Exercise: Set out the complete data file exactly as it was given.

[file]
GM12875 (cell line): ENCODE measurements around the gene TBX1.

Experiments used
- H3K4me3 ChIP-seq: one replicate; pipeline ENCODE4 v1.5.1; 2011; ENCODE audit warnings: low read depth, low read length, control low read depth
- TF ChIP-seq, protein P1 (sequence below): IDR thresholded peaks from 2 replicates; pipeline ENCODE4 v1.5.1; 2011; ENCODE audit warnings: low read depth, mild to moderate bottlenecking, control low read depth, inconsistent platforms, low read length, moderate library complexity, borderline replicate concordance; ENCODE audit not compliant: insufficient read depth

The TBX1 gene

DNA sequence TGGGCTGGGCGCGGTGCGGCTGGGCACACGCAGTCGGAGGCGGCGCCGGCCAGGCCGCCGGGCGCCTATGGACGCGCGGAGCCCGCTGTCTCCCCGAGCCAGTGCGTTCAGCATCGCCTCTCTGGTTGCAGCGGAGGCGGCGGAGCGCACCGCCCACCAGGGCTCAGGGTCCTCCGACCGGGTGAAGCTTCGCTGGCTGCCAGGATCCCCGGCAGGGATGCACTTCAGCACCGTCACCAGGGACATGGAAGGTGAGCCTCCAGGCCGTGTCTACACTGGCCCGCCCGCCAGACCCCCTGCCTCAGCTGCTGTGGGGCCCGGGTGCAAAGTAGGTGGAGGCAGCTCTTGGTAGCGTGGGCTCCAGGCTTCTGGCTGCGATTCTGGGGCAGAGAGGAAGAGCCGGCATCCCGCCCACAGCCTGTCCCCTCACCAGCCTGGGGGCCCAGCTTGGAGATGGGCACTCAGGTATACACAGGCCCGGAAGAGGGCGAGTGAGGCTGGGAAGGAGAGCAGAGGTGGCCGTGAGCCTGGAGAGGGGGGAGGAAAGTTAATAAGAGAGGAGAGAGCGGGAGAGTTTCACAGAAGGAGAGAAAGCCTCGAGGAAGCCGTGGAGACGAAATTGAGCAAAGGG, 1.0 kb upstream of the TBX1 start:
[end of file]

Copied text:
GM12875 (cell line): ENCODE measurements around the gene TBX1.

Experiments used
- H3K4me3 ChIP-seq: one replicate; pipeline ENCODE4 v1.5.1; 2011; ENCODE audit warnings: low read depth, low read length, control low read depth
- TF ChIP-seq, protein P1 (sequence below): IDR thresholded peaks from 2 replicates; pipeline ENCODE4 v1.5.1; 2011; ENCODE audit warnings: low read depth, mild to moderate bottlenecking, control low read depth, inconsistent platforms, low read length, moderate library complexity, borderline replicate concordance; ENCODE audit not compliant: insufficient read depth

The TBX1 gene

DNA sequence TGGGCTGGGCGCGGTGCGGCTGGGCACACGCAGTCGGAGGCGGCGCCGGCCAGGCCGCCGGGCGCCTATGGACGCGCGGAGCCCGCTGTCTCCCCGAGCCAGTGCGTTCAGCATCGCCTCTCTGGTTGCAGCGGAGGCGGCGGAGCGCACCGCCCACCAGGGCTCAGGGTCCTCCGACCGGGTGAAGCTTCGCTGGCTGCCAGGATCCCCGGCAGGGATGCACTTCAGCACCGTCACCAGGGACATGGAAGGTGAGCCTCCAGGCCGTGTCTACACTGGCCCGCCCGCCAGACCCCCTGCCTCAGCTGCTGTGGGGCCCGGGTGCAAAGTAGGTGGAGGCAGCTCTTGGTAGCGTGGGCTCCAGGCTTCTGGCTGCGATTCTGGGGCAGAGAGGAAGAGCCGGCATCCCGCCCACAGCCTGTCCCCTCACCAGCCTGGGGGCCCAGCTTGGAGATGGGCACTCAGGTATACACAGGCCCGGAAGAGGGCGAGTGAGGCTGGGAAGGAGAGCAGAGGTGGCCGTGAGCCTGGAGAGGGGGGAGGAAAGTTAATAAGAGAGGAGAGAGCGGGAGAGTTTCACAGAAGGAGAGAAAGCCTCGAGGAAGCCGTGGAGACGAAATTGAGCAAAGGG, 1.0 kb upstream of the TBX1 start: